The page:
Crude Oil Forecast: Continues to Do Very Little as Traders Wait for Momentum – 02 March 2023
Technical analysis suggests that using tools like the Stochastic Oscillator may be beneficial since there’s no clear momentum in either direction as traders try to interpret global economic conditions.
During Wednesday’s trading session, the West Texas Intermediate Crude Oil market initially experienced a slight surge. However, it soon lost those gains near the 50-Day EMA due to the absence of any real indication of momentum. Consequently, lackluster performance is expected to continue, making it challenging to become too enthusiastic unless you’re a short-term trader.
It appears that the $72.50 and $82.50 levels will mark the boundaries of the overall consolidation. It’s improbable that we’ll break out of this region soon. Notably, concerns are arising over whether there will be enough demand as central banks worldwide tighten monetary policies. If this is the case, oil will probably remain within this range. However, breaking above the 200-Day EMA may trigger the next “FOMO trade.” In that situation, we could have a big “melt”, which is what some people are expecting in the summer. Having said that, there are a lot of economic headwinds out there that may keep that from happening. As far as a breakdown is concerned, I’d be surprised if we broke down below the $70 level without some type of major economic event.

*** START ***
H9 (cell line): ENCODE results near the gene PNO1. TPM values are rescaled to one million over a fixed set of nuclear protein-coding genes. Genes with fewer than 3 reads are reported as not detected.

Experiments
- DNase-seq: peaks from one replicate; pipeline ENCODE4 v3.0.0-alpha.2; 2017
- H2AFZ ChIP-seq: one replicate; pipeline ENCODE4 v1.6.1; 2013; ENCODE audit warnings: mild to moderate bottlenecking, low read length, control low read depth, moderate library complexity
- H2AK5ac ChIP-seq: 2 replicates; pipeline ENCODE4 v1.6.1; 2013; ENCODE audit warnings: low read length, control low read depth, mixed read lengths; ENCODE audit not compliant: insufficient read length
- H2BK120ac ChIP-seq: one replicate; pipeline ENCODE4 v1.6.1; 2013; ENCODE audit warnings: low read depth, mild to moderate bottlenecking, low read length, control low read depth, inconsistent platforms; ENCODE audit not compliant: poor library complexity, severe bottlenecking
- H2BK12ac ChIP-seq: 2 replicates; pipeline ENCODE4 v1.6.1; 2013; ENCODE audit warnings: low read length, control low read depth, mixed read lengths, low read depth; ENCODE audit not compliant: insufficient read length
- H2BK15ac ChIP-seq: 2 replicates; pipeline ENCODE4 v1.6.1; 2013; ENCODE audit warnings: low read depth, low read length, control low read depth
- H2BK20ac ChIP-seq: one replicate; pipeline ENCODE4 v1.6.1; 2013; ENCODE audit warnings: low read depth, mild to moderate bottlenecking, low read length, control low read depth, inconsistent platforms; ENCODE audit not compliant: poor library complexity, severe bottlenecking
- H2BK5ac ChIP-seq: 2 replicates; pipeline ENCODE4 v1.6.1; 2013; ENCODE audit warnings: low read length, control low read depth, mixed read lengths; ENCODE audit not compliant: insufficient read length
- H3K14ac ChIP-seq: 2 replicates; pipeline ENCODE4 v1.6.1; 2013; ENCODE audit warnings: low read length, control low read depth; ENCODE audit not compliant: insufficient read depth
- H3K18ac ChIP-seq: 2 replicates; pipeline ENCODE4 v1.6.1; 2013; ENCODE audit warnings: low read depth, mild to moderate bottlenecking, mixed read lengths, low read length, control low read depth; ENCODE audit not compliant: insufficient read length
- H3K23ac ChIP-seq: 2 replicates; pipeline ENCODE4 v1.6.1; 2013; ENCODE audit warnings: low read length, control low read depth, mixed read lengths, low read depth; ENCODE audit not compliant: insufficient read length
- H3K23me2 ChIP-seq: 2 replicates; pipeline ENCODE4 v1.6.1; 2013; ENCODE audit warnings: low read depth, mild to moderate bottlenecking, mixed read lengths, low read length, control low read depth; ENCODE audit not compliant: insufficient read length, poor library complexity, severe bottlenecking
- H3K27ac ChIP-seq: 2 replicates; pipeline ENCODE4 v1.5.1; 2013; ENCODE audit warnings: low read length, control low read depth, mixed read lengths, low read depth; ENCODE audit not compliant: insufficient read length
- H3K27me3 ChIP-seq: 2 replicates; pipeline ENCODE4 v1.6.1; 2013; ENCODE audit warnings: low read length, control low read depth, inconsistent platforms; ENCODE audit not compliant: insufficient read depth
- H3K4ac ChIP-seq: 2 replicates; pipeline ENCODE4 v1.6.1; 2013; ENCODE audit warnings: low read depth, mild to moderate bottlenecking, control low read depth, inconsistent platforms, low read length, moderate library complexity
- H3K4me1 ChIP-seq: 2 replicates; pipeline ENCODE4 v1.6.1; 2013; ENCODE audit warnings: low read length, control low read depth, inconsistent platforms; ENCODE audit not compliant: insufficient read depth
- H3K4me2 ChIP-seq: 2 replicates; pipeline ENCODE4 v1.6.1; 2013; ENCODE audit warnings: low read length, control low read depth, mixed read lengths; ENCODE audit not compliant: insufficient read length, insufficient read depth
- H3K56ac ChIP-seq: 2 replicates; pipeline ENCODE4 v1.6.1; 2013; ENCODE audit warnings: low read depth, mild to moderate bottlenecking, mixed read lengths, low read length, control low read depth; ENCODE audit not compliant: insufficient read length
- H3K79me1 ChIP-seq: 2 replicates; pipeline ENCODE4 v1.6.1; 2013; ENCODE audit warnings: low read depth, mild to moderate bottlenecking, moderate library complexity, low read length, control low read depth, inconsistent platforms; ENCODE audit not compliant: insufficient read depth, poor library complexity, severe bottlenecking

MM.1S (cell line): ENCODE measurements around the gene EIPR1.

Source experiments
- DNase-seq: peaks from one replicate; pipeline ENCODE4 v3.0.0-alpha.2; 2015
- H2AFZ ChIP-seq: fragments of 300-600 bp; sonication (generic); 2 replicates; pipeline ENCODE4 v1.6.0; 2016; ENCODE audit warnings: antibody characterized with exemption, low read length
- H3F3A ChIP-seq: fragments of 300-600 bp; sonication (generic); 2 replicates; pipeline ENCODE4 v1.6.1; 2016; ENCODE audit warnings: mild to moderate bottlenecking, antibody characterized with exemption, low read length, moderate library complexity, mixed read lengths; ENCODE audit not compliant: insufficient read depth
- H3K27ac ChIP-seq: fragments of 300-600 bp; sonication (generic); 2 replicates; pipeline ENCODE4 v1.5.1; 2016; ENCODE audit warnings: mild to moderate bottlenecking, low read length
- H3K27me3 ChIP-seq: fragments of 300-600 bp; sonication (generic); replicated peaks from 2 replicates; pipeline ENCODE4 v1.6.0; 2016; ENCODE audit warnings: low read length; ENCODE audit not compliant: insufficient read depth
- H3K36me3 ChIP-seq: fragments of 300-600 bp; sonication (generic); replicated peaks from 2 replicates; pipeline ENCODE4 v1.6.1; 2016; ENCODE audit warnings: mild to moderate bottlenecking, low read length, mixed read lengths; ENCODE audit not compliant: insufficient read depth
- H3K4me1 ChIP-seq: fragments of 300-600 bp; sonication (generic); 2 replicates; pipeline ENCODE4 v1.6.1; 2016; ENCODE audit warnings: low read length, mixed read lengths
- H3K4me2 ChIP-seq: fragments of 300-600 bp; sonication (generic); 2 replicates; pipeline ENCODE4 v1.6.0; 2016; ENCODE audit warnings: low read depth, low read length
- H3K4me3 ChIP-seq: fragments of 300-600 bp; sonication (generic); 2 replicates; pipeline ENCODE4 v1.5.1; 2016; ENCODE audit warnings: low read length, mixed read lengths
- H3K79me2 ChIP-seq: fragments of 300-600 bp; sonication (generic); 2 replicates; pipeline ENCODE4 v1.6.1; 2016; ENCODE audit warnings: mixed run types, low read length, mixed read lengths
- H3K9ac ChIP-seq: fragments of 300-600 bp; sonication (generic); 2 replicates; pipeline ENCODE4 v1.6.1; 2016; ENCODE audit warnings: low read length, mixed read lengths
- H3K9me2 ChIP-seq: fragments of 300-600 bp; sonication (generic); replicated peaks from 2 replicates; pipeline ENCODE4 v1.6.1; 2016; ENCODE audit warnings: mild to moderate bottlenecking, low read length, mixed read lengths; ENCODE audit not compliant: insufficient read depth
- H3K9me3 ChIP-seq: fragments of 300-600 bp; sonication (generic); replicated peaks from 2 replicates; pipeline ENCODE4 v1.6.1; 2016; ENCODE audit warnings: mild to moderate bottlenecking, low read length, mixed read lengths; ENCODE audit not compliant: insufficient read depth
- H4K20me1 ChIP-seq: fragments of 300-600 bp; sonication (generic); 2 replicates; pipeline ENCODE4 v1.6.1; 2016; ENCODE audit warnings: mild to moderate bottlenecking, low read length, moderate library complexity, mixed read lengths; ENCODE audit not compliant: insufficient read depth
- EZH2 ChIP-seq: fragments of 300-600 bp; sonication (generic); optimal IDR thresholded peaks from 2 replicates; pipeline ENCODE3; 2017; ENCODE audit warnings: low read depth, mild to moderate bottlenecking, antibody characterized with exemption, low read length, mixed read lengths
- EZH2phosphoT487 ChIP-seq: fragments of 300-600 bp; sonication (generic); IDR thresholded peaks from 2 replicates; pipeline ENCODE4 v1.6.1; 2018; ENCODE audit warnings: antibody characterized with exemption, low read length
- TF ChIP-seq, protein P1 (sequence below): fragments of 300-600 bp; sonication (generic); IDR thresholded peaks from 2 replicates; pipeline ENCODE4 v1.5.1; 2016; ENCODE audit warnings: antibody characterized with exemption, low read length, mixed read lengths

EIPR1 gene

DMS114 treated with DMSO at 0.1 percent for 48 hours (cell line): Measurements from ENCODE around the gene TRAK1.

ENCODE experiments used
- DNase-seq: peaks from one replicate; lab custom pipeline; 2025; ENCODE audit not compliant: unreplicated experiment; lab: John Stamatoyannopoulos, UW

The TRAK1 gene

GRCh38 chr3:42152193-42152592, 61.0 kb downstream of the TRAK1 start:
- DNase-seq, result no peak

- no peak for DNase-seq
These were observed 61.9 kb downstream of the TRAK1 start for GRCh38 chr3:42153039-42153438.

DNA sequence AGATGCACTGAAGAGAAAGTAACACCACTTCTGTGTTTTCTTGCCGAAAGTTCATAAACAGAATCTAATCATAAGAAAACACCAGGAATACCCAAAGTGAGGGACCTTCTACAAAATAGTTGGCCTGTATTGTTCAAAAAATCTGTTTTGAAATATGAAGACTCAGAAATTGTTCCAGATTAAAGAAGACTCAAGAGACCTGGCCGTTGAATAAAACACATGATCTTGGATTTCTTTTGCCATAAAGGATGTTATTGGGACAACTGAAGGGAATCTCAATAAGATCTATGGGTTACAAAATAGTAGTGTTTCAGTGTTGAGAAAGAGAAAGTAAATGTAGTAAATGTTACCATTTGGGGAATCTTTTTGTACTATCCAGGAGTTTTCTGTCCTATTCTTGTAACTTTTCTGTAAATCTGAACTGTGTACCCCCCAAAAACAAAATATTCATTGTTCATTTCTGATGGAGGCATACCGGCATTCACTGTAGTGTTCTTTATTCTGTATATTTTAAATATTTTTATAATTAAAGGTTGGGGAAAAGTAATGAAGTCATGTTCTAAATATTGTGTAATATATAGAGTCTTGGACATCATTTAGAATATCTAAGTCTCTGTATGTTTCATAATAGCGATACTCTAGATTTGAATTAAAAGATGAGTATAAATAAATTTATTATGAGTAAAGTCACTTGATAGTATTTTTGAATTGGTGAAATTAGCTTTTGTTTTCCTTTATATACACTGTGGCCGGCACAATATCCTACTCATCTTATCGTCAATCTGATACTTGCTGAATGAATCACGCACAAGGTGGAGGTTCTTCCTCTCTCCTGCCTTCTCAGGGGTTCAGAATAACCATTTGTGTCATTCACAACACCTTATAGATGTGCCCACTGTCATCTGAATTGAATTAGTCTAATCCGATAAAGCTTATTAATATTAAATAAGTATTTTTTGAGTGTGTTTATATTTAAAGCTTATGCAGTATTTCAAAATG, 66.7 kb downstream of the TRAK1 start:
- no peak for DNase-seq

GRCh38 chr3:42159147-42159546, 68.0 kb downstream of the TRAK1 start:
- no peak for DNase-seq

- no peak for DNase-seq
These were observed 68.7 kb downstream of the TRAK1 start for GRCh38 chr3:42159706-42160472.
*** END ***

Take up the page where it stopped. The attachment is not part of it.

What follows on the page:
During Wednesday’s trading session, the Brent markets attempted to rally, but they encountered resistance from the 50-Day EMA. Consequently, it’s expected that we’ll remain within this range, with support at the $77.50 level below and resistance at the $90 level above. The futures contract’s 200-Day EMA is currently at the $89.28 level, and breaking above it would trigger significant buying. However, it’s unlikely to happen anytime soon, making this market interesting for range-bound traders.
Technical analysis suggests that using tools like the Stochastic Oscillator may be beneficial since there’s no clear momentum in either direction as traders try to interpret global economic conditions. These conditions indicate a tight crude oil supply, but also a significant lack of demand. Eventually, there will be a substantial move, likely around $10 once we break out of this area. However, it’s not anticipated to happen soon.
Keep in mind that Brent is much more susceptible to emerging-market noise, and even though the Chinese have recently reopened, it does not seem to be enough to move this market. Because of this, I think this will remain a very back-and-forth type of situation in the foreseeable future.